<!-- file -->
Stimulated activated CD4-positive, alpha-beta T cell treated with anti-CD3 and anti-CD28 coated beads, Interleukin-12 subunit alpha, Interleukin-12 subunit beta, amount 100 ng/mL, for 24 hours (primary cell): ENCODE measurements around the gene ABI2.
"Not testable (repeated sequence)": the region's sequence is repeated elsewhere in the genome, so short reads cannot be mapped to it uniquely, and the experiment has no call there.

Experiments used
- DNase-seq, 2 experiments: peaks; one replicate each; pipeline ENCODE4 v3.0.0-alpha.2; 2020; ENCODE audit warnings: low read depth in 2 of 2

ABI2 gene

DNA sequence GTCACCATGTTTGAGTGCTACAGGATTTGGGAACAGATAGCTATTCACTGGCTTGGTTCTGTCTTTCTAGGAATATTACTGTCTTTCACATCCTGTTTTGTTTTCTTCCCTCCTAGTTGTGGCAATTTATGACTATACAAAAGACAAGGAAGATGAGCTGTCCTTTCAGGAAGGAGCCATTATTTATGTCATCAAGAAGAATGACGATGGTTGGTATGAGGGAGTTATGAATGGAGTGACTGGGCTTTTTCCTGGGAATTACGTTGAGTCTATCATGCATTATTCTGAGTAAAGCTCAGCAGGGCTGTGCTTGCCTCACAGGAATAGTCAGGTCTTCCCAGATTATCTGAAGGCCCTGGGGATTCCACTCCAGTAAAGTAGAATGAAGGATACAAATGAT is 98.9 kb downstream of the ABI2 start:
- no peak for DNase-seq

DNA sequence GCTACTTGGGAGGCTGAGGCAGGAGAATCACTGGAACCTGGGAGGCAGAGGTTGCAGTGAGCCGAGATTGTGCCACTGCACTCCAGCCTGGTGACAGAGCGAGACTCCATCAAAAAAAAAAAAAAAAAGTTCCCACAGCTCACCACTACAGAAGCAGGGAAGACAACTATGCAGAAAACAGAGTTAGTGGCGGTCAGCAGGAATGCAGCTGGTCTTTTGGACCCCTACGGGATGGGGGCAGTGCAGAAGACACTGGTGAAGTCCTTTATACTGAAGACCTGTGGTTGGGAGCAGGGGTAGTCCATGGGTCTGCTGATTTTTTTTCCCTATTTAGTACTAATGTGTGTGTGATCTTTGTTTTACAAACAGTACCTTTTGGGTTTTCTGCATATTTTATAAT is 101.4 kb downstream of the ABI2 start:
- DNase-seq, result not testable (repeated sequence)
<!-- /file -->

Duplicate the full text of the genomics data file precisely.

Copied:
Stimulated activated CD4-positive, alpha-beta T cell treated with anti-CD3 and anti-CD28 coated beads, Interleukin-12 subunit alpha, Interleukin-12 subunit beta, amount 100 ng/mL, for 24 hours (primary cell): ENCODE measurements around the gene ABI2.
"Not testable (repeated sequence)": the region's sequence is repeated elsewhere in the genome, so short reads cannot be mapped to it uniquely, and the experiment has no call there.

Experiments used
- DNase-seq, 2 experiments: peaks; one replicate each; pipeline ENCODE4 v3.0.0-alpha.2; 2020; ENCODE audit warnings: low read depth in 2 of 2

ABI2 gene

DNA sequence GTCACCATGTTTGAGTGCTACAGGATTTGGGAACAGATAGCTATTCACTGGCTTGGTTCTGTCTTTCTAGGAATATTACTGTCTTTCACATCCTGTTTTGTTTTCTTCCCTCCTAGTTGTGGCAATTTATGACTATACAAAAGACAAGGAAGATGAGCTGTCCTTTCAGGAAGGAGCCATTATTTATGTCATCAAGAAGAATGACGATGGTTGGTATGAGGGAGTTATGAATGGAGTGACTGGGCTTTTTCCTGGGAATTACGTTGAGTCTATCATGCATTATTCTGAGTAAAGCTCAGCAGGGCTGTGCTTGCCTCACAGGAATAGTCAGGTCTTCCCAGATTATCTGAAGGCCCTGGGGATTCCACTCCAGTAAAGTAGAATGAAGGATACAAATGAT is 98.9 kb downstream of the ABI2 start:
- no peak for DNase-seq

DNA sequence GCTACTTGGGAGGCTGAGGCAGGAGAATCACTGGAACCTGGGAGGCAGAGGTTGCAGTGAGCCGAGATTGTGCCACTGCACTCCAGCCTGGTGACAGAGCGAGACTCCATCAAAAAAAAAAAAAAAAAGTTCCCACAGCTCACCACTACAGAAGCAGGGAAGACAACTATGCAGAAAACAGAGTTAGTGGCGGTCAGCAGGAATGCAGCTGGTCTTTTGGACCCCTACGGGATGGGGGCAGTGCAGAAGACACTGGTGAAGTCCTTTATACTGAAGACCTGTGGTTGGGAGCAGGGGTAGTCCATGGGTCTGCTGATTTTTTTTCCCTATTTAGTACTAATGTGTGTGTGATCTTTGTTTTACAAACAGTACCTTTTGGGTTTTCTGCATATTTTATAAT is 101.4 kb downstream of the ABI2 start:
- DNase-seq, result not testable (repeated sequence)